I still clean barrels from the chamber end whenever possible, but that’s more a matter of theory, and faith, though, rather than empirical evidence. Every now and then someone will trot out the old, “My 85-year-old gunsmith has seen more barrels ruined by improper cleaning than anything else,” bit of conventional wisdom. I always want to ask, How does he know what “ruined” the barrel? It would actually take some careful, almost scientific-level controls and examinations to know what “improper” cleaning methods cause more damage or wear than, for example, just shooting the gun. It would be interesting to know, but I don’t have much confidence that anyone would be willing to do or capable of doing a proper study of the question.




“I can’t give you brains, but I can give you a diploma.”
— The Wizard of Oz
 
Posts: 39818 | Location: 10,150 Feet Above Sea Level in Colorado | Registered: April 04, 2002Reply With QuoteReport This Post
Member
posted Hide Post
quote:
Originally posted by Modern Day Savage:
Sigfreund and Nikon User I've learned a great deal from you both over the years and greatly appreciate the contributions you've shared with forum members.

I was aware that cleaning a rifle barrel from the muzzle is generally discouraged by many shooters and has been for decades.

I first started this practice on my M1 rifles and Mini-14 because, as you pointed out, this is the only way to do it. After several years with no ill effects I started to follow the same practice with my other rifles.

Another of my practices is to swab the bore with a iso alcohol or cleaning solvent and, if circumstances allow, to let the bore soak for several hours or even overnight. This generally loosens fouling so that relatively few passes with the cleaning rod are required and, hopefully, any barrel wear is kept to a minimum.

The best I can tell you is that I use care when cleaning and, at least in my experience, haven't noticed any undue wear.

It would be interesting to see a study or some sort of Lucky Gunner type test regarding different cleaning methods and any wear associated with them.


MDS, it is not my goal to get you to change your ways; you purport to having empirical data that supports or at the very least, does not infirm your cleaning regimen. I get that and I'm not questioning it.

I explained how I do my cleaning and I will add these few other thoughts. I swap barrels on my match rifle after about 4000 rounds. I buy 500 virgin Lapua cases and start using those with the new barrel. (8 firings and it's new cases and new barrel.) I can assure you that the barrel I just discarded still shoots very well, better than any factory barrel and better than most after market barrels, but I believe it has lost its guilt-edge precision and I'm not willing to drop points because of that.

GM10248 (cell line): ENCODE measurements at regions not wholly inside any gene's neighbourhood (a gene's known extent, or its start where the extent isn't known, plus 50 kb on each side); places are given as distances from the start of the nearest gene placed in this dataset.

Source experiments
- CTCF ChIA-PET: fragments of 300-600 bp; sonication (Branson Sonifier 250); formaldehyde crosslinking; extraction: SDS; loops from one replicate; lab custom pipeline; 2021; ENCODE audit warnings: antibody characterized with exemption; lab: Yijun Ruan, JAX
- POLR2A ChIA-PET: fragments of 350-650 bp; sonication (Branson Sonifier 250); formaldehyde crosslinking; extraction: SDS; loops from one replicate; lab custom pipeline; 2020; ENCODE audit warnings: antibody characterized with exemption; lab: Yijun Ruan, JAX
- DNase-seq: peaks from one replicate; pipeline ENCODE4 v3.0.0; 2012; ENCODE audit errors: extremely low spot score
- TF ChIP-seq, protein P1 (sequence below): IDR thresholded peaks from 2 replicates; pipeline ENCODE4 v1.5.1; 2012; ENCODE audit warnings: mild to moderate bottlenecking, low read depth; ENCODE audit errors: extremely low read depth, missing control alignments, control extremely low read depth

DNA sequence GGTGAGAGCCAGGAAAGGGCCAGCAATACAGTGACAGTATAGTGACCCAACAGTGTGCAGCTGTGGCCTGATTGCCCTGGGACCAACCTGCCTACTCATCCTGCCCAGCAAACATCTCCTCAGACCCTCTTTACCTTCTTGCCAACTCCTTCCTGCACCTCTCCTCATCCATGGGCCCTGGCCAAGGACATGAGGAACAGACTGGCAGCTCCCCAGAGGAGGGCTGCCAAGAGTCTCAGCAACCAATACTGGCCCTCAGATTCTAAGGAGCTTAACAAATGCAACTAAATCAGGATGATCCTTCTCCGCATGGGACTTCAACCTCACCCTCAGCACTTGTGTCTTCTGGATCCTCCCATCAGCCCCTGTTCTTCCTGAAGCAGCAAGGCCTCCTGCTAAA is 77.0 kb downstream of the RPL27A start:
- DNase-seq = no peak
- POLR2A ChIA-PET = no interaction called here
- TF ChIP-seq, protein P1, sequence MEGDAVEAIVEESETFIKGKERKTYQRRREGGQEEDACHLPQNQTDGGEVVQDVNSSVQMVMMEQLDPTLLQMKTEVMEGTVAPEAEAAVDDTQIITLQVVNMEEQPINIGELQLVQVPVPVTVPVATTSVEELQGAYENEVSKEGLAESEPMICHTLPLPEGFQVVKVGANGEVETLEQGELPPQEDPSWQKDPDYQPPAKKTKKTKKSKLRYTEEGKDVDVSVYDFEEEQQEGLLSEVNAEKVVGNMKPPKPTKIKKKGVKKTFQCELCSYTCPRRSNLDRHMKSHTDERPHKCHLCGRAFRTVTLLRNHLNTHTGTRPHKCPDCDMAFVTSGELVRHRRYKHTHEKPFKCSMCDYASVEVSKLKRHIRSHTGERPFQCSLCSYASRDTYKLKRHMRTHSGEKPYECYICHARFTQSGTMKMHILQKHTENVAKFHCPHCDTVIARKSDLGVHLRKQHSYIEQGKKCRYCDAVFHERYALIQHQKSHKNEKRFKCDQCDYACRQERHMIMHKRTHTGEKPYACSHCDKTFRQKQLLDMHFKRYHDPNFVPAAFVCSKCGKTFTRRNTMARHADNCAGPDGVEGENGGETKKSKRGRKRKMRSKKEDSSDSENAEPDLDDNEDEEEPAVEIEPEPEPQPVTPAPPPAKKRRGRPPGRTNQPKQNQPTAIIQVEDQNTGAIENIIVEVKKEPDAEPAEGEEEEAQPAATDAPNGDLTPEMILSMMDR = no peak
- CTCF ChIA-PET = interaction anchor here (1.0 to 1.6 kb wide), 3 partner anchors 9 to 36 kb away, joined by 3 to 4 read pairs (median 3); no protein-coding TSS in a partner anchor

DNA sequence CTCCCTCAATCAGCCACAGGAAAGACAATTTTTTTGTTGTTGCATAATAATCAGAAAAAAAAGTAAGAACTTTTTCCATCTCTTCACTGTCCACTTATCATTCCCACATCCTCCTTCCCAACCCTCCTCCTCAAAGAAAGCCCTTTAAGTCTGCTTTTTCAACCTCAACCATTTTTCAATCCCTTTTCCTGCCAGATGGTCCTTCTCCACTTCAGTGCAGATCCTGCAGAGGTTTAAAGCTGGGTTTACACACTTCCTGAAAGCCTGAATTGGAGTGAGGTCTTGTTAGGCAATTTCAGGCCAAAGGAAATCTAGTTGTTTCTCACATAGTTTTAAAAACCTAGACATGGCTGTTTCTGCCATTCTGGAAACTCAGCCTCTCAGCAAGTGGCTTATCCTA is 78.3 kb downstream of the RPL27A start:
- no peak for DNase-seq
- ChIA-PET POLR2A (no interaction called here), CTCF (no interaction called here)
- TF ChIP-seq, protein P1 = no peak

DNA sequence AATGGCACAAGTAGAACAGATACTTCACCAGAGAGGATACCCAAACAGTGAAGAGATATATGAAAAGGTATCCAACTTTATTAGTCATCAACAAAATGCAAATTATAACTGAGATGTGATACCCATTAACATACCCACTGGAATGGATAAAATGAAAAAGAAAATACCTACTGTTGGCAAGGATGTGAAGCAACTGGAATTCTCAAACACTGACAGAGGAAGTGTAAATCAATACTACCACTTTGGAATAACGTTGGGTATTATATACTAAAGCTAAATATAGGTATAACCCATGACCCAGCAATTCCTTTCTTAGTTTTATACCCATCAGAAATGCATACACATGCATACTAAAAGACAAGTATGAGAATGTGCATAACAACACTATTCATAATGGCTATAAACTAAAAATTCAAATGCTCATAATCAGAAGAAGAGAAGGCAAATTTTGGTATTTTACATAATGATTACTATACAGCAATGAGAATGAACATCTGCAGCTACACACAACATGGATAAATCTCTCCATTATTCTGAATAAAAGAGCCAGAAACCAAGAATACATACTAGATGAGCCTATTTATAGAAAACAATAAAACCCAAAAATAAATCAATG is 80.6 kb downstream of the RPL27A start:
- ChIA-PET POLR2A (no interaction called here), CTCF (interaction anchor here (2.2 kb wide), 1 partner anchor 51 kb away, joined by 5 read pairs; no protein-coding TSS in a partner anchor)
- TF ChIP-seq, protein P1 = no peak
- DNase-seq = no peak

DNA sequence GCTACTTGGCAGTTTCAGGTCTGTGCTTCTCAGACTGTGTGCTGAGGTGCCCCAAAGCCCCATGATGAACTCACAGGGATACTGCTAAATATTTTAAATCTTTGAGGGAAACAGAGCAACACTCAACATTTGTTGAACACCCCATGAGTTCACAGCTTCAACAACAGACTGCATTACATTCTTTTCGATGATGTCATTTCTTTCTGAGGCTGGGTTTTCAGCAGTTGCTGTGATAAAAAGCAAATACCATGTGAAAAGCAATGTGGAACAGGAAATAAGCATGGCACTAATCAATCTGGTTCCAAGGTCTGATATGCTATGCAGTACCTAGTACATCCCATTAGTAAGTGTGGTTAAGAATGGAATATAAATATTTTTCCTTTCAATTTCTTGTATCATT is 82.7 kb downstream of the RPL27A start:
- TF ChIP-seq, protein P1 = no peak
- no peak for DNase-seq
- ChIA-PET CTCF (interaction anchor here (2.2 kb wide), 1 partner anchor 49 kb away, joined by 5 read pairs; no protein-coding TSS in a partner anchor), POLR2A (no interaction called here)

I prepare my ammo very meticulously because I don't want to leave points on the handloading bench, so to speak. The level of precision needed at the level of competition in which I live demands that attention to detail. I've talked about annealing, high precision digital scales, pointing of boutique bullets and so on. Crazy level of prep.

(To be honest, I think some of the stuff we do has little to no bearing on results, but nobody is considering not doing it.)

A new barrel costs me about $500 plus another $250 for chambering and fitting. These barrels are triple-lapped and high precision. The last thing I want to do is mistreat it. Using a bore guide like the one I linked to earlier, ensures that the rod will not touch the barrel when it's in the bore. I use Nylon brushes and soft aluminum jags with patches. Cleaning from the muzzle makes it impossible to use a bore guide similar to the one I described, certainly nothing that would protect that critical final portion of the barrel just short of the muzzle. The muzzle guides that I have seen only really work to keep the rod and jag from contacting the barrel only further down the barrel and near the chamber.

The weird thing is that ever since I got really OCD about barrels due to competition demands, I've been treating my other firearms the same way. I told you that was weird.

Now, you mentioned a Mini-14 as part of empirical data supporting your regimen. I had a Mini-14 and sold it about 20 years ago. That rifle is not an exemplar of precision, to say the least. And neither is the M1, which is a sturdy battle rifle, not a precision firearm. That is the reason why I went at length about the barrel on my match rifle(s), pointing out the difference in expected precision and why I do things the way I detailed.
 
Posts: 2953 | Location: Texas | Registered: June 20, 2012Reply With QuoteReport This Post
  Powered by Social Strata  
 

SIGforum.com    Main Page  Hop To Forum Categories  Mason's Rifle Room    Rifle cleaning rods: Is mine too long?

© SIGforum 2019